Is the Naga Viper the world’s hottest pepper?
*UPDATE 12/15/10* – The Chile Pepper Institute responds to the Naga Viper claims.
*UPDATE 12/10/10* – University of Warwick (lab that HPLC tested the Naga Viper) Response to Naga Viper Testing
The mainstream news wires have finally gotten word about the Naga Viper. The chile that our friends over at The Chile Foundry told you about BACK IN OCTOBER! Everyone is making a huge fuss about this being the new world’s hottest pepper, but is it really? In a word; maybe.
Now don’t get me wrong. Gerald Fowler (the creator of the Naga Viper) has done an amazing thing. He has created a hybrid pepper that has a higher Scoville rating than any chile ever tested. However that doesn’t necessarily mean it’s the OVERALL hottest pepper in the world. Please allow me to explain.
The most common method of Scoville testing currently is HPLC (High-Performance Liquid Chromatography). It is an unbelievably accurate way of testing the amount of capsaicin in just about any spicy food. However there is a flaw in how the majority of inexperienced HPLC labs report the results. They normally only report the highest Scoville rating found in the test. Which for a pepper isn’t a very accurate number of its total heat.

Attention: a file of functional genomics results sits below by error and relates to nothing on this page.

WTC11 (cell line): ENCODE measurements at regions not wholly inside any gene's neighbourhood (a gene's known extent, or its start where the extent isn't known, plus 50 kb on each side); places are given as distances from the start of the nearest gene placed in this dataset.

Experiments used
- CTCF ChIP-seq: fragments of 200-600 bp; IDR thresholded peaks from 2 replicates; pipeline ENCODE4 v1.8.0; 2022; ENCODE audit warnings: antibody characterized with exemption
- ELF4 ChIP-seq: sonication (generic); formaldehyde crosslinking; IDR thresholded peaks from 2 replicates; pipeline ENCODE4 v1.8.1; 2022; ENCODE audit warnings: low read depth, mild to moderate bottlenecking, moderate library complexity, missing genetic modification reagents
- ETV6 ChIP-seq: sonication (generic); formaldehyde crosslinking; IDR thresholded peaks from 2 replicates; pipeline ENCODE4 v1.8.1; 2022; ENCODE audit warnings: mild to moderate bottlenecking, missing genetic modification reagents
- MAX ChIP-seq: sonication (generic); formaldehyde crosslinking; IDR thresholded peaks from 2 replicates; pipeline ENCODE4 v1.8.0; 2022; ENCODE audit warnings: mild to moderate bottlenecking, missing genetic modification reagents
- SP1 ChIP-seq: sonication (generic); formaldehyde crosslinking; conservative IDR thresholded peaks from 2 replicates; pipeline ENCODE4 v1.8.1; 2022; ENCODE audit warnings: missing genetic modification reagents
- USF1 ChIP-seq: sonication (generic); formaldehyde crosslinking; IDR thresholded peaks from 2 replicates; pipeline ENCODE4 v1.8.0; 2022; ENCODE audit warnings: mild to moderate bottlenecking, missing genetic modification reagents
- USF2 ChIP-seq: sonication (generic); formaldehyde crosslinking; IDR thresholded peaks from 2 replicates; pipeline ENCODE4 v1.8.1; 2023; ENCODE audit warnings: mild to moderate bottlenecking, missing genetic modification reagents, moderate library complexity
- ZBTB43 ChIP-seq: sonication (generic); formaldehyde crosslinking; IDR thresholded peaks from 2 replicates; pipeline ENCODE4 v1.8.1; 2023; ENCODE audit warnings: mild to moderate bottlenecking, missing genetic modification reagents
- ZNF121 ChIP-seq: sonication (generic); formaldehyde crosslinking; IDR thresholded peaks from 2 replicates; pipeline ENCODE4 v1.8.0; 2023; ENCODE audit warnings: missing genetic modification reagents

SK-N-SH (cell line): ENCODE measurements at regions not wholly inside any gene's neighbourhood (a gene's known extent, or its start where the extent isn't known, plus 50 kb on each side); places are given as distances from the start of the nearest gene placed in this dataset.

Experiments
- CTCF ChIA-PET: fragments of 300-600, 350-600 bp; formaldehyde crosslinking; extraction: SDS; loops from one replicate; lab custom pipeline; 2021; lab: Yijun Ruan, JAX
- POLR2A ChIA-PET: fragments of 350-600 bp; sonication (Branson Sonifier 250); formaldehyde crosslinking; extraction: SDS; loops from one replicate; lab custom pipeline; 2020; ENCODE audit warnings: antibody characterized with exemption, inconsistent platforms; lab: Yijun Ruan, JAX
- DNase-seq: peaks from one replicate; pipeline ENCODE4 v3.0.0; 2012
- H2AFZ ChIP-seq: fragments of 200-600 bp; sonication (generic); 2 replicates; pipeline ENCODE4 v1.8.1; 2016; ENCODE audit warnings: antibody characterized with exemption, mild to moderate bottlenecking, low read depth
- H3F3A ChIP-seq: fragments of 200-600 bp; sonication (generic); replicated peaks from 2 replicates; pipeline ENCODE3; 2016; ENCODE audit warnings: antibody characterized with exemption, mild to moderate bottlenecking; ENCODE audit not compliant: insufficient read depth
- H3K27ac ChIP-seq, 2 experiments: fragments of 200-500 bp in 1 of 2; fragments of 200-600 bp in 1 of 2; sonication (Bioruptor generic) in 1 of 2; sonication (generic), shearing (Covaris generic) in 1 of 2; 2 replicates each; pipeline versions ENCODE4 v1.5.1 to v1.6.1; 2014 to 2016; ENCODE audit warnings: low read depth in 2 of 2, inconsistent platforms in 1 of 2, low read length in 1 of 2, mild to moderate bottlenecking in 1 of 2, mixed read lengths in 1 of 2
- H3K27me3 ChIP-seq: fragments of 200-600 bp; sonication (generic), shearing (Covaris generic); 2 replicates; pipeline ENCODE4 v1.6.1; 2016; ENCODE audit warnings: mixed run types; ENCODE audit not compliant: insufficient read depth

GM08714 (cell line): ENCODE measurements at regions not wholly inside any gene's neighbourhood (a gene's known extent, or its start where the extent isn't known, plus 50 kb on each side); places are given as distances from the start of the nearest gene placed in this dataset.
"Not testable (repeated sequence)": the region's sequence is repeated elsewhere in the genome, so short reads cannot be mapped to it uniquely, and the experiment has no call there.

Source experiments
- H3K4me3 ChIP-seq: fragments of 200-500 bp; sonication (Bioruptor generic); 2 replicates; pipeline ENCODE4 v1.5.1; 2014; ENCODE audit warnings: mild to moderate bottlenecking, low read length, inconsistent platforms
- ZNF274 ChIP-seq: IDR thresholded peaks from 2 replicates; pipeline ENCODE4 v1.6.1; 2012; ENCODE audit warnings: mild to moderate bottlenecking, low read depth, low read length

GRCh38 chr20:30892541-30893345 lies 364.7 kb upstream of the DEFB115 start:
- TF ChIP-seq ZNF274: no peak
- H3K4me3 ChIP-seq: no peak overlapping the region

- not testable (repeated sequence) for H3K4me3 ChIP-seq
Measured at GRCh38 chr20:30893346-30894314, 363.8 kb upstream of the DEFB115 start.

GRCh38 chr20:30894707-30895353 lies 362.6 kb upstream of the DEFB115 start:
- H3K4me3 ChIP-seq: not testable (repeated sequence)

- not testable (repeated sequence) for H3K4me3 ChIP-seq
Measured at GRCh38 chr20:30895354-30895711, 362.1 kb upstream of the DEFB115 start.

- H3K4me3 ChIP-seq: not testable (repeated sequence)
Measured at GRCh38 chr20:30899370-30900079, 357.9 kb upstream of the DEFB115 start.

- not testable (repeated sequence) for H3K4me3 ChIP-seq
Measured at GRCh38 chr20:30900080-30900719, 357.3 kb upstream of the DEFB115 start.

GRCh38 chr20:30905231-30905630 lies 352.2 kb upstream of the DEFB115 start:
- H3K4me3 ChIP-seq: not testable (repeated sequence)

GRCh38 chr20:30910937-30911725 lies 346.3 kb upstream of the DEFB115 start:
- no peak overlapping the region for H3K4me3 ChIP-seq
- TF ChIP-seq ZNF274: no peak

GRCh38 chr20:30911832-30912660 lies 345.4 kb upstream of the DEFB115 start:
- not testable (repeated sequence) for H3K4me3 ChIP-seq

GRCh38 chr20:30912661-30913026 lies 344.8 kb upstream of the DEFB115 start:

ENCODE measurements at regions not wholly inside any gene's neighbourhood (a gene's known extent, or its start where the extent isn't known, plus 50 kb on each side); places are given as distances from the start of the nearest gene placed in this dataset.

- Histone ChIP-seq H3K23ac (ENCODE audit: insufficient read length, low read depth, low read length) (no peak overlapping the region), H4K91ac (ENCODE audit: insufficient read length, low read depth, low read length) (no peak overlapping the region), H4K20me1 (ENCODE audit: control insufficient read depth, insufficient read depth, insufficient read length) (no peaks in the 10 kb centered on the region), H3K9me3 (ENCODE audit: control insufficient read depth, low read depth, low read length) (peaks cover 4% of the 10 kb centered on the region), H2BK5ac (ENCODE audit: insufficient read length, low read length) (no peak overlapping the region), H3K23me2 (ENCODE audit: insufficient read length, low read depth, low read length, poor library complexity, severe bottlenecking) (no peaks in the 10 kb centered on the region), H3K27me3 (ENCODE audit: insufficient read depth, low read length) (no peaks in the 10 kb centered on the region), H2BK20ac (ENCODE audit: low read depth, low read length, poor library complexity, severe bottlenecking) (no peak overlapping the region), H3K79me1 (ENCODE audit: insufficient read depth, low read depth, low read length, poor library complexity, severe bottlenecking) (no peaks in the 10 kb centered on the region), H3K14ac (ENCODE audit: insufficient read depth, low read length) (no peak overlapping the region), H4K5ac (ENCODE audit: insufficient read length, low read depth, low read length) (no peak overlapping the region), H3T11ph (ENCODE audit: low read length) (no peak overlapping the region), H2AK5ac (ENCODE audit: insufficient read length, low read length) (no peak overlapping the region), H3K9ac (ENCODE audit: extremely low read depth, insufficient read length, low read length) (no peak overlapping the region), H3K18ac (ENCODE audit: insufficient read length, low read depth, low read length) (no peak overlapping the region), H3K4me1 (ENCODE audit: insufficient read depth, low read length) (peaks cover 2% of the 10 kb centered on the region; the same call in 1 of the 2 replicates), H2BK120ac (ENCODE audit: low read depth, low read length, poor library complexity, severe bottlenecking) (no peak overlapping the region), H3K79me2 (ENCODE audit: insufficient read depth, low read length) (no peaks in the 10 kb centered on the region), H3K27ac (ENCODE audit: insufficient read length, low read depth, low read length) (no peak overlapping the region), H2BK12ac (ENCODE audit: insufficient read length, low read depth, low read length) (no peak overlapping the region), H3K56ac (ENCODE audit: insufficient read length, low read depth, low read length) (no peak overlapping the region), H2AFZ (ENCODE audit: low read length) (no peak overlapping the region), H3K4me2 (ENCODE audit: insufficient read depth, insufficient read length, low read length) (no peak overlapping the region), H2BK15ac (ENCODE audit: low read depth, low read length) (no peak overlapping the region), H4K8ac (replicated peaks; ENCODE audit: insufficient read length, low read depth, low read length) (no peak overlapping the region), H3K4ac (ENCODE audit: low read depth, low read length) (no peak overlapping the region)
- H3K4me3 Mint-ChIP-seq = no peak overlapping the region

In order to understand why that number isn’t completely accurate, you need to understand the anatomy of a chile pepper. Thanks to Michael Hultquist (author of Jalapeño Madness), we can take a look at the guts of a jalapeño:
HPLC testing requires the substance to be tested is dehydrated (since they’re testing parts per million in water). That means a live pod must be dehydrated, ground into a powder, and then test what’s left. During testing it would make sense to focus the placenta since you will get the hottest results, and I would wager that’s what happened here. Now I’m not saying that the lab results of 1,349,000 Scoville Heat Units (or SHUs) for the Naga Viper are inaccurate, but you have to question such a huge jump (almost 300,000 SHUs) over the previous record. Unfortunately for the Naga Viper, if it is going to defeat the Infinity Chile (approx 66,000 SHUs hotter than the Bhut Jolokia) for the world’s hottest, then they will have to establish a Guinness World Record. Guinness requires testing of the whole chile (not just the placenta), and testing of multiple pods to establish an average Scoville rating. If the Naga Viper is certified by Guinness that it’s the hottest, then I will be first in line to congratulate Gerald on his accomplishment.
Now all this assumes the current tests are accurate and legitimate. If you ask American chile grower Jim Duffy you will hear a different story.
I will update our site as this story unfolds.